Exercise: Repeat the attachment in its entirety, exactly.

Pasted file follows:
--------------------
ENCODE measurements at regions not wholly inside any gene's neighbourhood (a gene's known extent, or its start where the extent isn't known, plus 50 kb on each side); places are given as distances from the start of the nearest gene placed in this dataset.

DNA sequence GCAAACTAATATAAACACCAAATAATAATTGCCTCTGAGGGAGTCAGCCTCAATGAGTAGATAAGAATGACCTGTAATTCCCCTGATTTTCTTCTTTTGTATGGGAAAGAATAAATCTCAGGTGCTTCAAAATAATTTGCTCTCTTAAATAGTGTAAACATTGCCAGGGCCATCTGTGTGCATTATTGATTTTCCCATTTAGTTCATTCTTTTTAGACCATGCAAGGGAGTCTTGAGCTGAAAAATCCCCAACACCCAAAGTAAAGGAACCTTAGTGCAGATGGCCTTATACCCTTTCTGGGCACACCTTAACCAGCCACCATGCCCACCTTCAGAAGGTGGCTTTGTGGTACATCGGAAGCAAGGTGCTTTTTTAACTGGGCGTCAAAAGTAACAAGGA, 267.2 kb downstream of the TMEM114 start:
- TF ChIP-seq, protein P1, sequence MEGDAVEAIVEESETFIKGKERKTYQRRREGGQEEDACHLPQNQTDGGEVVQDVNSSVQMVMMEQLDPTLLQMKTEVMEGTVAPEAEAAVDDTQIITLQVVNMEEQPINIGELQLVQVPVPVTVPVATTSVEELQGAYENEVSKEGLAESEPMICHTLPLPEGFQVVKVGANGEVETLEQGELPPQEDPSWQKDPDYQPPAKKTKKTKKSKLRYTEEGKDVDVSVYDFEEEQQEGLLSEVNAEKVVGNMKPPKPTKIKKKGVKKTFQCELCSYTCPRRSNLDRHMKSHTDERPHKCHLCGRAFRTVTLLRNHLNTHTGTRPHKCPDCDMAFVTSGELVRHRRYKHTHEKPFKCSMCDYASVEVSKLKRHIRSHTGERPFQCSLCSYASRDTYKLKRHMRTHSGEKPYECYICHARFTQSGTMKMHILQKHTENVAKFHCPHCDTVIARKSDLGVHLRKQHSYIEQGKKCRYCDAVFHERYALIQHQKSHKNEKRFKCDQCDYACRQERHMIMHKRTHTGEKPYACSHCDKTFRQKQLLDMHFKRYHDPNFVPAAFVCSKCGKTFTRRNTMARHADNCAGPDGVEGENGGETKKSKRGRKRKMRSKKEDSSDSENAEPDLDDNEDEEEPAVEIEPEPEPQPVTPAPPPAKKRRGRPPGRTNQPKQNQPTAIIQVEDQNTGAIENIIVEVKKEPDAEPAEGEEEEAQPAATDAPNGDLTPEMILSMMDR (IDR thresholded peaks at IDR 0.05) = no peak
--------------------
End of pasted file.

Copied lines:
ENCODE measurements at regions not wholly inside any gene's neighbourhood (a gene's known extent, or its start where the extent isn't known, plus 50 kb on each side); places are given as distances from the start of the nearest gene placed in this dataset.

DNA sequence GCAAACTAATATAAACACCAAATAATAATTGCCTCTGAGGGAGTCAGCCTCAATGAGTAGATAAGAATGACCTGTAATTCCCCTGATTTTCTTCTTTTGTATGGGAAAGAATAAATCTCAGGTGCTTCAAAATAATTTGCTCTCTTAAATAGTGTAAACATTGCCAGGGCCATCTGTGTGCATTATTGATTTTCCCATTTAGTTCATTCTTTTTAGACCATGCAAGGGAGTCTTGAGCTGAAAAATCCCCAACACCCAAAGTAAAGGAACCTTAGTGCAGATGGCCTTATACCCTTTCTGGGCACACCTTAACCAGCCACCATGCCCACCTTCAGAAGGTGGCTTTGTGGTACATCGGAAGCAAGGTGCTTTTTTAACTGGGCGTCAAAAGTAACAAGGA, 267.2 kb downstream of the TMEM114 start:
- TF ChIP-seq, protein P1, sequence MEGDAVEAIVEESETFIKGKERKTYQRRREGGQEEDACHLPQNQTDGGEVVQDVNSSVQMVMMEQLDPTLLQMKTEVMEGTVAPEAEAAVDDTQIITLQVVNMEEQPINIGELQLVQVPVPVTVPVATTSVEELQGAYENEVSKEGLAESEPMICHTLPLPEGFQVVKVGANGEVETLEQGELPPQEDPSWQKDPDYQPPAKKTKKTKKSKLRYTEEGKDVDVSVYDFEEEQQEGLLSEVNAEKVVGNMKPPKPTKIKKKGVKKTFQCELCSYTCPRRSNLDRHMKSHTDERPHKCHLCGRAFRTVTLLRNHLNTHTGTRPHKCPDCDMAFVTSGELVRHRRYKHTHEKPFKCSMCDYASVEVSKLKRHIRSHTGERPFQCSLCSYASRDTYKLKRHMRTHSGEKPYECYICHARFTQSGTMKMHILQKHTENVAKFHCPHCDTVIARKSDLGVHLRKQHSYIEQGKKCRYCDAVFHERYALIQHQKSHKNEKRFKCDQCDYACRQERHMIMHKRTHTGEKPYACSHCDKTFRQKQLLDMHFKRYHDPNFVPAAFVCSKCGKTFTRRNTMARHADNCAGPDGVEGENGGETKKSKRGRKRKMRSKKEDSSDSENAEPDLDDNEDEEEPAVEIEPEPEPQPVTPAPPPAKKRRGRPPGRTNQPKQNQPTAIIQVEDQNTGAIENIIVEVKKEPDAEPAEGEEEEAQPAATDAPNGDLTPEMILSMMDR (IDR thresholded peaks at IDR 0.05) = no peak